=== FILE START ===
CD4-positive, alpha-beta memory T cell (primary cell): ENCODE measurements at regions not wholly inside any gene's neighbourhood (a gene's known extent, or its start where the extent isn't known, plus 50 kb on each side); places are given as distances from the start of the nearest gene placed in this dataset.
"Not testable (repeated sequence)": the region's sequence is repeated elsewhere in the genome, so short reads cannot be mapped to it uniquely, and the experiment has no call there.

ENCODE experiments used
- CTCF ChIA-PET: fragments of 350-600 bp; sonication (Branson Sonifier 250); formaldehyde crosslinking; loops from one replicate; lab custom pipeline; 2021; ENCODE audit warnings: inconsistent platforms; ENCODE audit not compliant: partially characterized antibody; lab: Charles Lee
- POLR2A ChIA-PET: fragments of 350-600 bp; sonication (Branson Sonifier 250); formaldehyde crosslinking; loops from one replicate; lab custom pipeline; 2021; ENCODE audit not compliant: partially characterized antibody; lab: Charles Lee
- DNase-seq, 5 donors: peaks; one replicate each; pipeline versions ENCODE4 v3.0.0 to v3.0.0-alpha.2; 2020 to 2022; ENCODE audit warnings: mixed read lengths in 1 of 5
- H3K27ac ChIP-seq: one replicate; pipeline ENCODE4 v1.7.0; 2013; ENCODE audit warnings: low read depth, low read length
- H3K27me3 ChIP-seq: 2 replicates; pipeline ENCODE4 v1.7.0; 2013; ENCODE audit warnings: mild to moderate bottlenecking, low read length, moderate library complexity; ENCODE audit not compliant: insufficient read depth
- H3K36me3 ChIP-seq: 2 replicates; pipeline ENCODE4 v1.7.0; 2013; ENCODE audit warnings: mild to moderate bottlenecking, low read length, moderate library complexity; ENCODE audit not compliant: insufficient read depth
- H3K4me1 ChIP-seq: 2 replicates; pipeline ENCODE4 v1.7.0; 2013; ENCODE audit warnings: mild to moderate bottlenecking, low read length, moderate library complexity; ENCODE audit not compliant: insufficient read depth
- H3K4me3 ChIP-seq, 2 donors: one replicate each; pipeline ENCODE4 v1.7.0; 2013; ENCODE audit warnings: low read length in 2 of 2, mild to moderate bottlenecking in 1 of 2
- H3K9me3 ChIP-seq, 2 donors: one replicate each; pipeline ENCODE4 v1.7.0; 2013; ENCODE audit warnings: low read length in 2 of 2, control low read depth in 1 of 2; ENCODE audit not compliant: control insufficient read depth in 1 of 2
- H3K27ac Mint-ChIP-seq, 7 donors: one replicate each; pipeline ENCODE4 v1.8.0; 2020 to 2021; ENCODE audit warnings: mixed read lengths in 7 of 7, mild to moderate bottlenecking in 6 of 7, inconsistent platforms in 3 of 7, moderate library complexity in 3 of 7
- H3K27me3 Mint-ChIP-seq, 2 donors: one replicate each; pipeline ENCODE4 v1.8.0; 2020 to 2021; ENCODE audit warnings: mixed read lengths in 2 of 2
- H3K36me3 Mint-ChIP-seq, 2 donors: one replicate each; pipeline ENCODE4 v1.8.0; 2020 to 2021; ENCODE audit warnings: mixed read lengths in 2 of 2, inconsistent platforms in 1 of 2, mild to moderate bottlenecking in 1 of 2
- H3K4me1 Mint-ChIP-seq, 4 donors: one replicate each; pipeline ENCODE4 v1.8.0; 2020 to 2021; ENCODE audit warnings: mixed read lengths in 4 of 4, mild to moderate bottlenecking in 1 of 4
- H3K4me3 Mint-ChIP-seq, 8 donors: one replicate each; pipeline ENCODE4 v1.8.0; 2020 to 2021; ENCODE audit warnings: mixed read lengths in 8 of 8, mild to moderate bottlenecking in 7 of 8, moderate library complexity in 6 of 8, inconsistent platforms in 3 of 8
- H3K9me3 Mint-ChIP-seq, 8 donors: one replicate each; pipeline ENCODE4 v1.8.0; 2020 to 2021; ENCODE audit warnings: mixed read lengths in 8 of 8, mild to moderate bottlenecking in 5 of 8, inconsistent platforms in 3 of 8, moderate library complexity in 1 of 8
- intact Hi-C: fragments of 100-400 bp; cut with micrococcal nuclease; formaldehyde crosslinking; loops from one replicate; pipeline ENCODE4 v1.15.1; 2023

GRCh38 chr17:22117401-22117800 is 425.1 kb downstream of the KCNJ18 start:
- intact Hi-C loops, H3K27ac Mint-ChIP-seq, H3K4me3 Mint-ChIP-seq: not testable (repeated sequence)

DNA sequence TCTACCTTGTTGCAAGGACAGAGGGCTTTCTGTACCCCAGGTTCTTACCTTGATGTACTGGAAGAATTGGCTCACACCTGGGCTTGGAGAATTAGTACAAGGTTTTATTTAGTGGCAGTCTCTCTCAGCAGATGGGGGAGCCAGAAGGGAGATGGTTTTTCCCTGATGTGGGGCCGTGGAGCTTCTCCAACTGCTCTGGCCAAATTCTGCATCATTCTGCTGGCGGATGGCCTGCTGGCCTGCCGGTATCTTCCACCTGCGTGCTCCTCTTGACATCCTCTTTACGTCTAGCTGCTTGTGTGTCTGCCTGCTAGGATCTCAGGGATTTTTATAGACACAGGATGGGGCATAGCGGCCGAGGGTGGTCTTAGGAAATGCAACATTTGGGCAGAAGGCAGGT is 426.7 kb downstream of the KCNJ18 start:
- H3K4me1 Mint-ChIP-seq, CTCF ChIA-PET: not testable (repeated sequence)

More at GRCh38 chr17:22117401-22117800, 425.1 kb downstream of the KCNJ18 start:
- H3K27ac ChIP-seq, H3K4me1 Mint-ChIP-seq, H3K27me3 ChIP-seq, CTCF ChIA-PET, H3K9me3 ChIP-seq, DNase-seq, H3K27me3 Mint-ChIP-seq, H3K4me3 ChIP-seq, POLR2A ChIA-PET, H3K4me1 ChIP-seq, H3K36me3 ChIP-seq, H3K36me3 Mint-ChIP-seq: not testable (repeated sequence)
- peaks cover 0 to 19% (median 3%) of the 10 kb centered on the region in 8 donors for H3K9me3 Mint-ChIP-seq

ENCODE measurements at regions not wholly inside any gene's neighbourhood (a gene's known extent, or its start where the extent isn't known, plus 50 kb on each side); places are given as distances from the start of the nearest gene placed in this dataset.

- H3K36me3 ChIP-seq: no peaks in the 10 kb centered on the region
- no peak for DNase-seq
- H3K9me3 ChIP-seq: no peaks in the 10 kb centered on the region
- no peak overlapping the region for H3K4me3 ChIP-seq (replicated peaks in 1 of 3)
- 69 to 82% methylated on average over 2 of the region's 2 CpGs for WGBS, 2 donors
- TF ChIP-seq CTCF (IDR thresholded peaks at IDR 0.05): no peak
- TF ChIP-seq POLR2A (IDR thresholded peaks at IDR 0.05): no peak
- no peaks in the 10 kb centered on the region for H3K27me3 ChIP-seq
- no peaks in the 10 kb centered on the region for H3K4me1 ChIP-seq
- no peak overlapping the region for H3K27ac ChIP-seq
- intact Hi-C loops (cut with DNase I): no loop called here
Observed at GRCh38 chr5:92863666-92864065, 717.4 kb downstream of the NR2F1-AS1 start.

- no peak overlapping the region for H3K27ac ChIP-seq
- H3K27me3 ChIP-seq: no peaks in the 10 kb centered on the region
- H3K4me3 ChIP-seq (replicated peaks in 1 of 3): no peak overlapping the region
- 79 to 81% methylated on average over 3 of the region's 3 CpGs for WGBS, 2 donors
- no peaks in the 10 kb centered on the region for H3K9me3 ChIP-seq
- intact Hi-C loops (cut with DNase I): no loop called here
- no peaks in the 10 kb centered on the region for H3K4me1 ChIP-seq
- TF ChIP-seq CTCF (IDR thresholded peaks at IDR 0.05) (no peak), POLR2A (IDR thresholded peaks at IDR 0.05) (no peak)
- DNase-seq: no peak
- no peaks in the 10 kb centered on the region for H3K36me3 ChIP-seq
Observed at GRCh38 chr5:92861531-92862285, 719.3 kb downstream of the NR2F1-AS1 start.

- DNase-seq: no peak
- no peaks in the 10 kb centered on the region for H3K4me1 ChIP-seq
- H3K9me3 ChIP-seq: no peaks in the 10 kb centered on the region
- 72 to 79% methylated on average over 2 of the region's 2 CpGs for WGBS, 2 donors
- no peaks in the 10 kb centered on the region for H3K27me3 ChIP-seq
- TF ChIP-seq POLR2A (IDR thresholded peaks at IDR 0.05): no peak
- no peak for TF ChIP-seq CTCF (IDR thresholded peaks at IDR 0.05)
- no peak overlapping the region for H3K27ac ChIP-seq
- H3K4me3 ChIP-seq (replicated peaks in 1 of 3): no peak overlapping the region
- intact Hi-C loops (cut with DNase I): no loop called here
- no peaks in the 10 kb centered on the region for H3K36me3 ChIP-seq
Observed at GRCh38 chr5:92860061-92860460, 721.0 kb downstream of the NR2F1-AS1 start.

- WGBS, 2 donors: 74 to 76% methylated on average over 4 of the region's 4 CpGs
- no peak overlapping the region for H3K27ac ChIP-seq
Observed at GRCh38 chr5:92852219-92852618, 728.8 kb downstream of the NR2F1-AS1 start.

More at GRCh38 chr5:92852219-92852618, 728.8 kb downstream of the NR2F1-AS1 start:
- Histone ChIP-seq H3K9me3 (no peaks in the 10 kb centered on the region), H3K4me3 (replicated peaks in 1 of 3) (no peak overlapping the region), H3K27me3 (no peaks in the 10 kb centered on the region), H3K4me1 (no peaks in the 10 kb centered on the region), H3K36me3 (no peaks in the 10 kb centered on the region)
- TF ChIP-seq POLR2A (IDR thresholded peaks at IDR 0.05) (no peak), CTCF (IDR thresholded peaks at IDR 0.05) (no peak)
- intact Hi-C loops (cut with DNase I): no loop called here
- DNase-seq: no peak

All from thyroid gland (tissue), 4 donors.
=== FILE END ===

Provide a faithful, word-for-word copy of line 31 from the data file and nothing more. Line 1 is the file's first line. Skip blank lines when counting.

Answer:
- no peak overlapping the region for H3K4me3 ChIP-seq (replicated peaks in 1 of 3)